MOTW: Five Tidbits About the "Die Hard" Series

Movie Description(Click Here To Hide)
NYPD Detective John McClane (Bruce Willis) becomes the only hope for a small group of hostages, one of whom is his estranged wife, trapped in a high-rise L.A. office building that's been seized by a group of terrorists on Christmas Eve. At the helm of the heist is evil mastermind Hans Gruber (Alan Rickman). Based on a novel by Roderick Thorp and directed by John McTiernan, Die Hard is the first of five films in the ultra successful action series.
Photo Credit: Twentieth Century Fox Film Corporation
February 12th, 2013

MOTW: Five Tidbits About the Die Hard Series

With "A Good Day to Die Hard" set to come out in February 2013, film audiences are in for another two hours of everyman hero John McClane (Bruce Willis) taking on terrorists. Since the premiere of the original "Die Hard" in 1988, the series has managed to merge rousing action with a sense of humor that has made it a favorite with film lovers. Of course, the "Die Hard" series could have turned out very differently, with Frank Sinatra in the lead role or with a revenge-minded John McClane taking out enemies by playing Russian roulette. While these five tidbits ended up not happening, it still makes for an interesting look at what the "Die Hard" series could have been.

Die Hard: Starring Frank Sinatra

The original "Die Hard" is based on a novel by Roderick Thorp titled "Nothing Lasts Forever." A sequel to "The Detective," the book is about a man named Joe Leland battling terrorists in a building owned by the Klaxon Oil Corporation. While the name and location ended up being different, the script was very similar to what audiences ended up seeing with one simple catch: "The Detective" had already been filmed as a 1968 thriller starring Frank Sinatra. Twentieth Century Fox offered the script to Sinatra, who luckily turned it down. Director John McTiernan, fresh off the success of "Predator" then offered the role to Arnold Schwarzenegger. By the time the script reached Bruce Willis, it had been retooled into the timeless action film that audiences still love today.

Bruce Willis Almost Said No

During the preproduction stages of "Die Hard," Bruce Willis had begun making a name for himself as David Addison, Jr. on "Moonlighting." His contract made it difficult to film "Die Hard" at the same time, so he would ultimately have to turn down the role of McClane. But, costar Cybil Shepherd became pregnant with twins, putting the show on an unexpected hiatus. Willis now had his opportunity, and he ran with it. Years later, Willis, who was rumored to have a testy relationship with Shepherd, mockingly thanked her for the hiatus that led him becoming one of the biggest box office stars of his time.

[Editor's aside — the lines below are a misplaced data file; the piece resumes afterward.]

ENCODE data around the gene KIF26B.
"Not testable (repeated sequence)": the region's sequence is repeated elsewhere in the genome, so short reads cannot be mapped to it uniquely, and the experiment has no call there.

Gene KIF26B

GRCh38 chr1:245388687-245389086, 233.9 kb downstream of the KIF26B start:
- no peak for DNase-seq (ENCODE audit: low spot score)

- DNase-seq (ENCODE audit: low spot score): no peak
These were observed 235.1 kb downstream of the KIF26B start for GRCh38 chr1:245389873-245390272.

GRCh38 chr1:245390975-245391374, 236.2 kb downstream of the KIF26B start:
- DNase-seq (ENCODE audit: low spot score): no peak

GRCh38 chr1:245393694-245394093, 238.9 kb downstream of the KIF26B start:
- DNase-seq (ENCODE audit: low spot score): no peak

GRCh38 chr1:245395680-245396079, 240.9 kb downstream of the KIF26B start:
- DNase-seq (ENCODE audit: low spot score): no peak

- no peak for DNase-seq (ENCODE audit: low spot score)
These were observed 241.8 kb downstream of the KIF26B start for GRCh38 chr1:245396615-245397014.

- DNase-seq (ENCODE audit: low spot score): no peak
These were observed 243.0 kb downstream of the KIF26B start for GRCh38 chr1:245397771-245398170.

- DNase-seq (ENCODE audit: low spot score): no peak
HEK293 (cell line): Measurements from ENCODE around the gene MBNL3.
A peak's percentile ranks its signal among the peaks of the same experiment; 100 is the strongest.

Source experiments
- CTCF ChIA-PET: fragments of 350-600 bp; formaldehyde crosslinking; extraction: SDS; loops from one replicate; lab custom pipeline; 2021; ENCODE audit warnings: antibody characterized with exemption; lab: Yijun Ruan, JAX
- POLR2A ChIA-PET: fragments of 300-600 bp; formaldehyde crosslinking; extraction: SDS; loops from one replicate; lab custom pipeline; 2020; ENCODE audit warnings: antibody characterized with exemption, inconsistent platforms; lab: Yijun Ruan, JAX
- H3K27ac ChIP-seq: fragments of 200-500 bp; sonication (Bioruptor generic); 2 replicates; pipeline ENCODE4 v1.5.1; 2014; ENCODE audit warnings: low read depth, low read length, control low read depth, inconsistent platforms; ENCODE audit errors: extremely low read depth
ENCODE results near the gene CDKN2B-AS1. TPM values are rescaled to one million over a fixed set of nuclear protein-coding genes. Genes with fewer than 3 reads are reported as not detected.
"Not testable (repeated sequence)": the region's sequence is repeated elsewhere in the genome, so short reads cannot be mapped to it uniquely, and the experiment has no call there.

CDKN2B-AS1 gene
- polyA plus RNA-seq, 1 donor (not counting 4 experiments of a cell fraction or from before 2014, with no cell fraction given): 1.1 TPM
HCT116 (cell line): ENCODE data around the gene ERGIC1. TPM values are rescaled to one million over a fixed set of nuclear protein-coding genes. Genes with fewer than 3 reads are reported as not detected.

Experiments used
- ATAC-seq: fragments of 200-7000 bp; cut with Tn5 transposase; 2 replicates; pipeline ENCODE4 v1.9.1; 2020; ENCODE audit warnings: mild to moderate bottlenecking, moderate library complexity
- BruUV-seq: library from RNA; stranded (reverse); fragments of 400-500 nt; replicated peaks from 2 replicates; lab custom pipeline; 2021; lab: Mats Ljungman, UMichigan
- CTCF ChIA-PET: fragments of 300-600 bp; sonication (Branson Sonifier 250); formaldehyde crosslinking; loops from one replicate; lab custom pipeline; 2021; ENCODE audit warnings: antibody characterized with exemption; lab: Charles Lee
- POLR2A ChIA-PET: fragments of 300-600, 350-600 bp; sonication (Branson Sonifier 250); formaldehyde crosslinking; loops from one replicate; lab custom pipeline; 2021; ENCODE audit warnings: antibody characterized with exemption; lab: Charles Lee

Die Hard With a Vengeance Had a Completely Different Ending

The third film in the series, "Die Hard with a Vengeance," broke the formula of the series by having McClane take on a villain in a large city, instead of being confined to a single building. The ending even had the character going to Canada to take the terrorist, Simon Gruber (Jeremy Irons), out. If this conclusion feels a bit out of place, it's because it was added on after the studio found the original too cruel. Director John McTiernan had shot an ending where a disgraced McClane, having taken the blame for Gruber's attack on New York City, challenges his nemesis to a game of Russian roulette using rockets. McClane would obviously win the day, but the ending was believed to be too revenge-driven and not consistent with the character.

Live Free or Die Hard Was Based on a True-Life Scenario

The plot of "Live Free or Die Hard," the fourth film of the series, sees cyber terrorists hacking into the FBI, major American power grids, and the New York Stock Exchange. While the scenario led to an entertaining action film, it has some reallife basis. The 1997 Wired article titled "A Farewell to Arms" detailed what is called a "fire sale," a three-tiered attack on America's grid that could leave the nation powerless. The frightening scenario was then turned into a screenplay by "Enemy of the State" writer David Marconi titled "WW3.com." However, the project was shelved after the 9/11 terrorist attacks in 2001. When talk of reviving the "Die Hard" series began, the "WW3.com" script was retooled to include John McClane and his daughter Lucy.

A Good Day to Die Hard Was Rumored to Be a Crossover with 24

When production began on "A Good Day to Die Hard" there were several rumors about the plot, including the return of the Gruber family as a menace and a cameo appearance by McClane's estranged wife Holly. One of the more interesting rumors stated that the film would be a crossover with "24." The working title of the film, "Die Hard 24/7" lent credence to the rumors, with fans salivating for a team up between McClane and "24's" own Jack Bauer (Kiefer Sutherland). Alas, the rumor turned out to be false when the synopsis revealed that the secret agent in question would be McClane's own son, Jack. That said, "A Good Day to Die Hard" is the only film in the series to have been originally written as a McClane adventure. It's also the first movie in the "Die Hard" series to see the action taking place mostly overseas.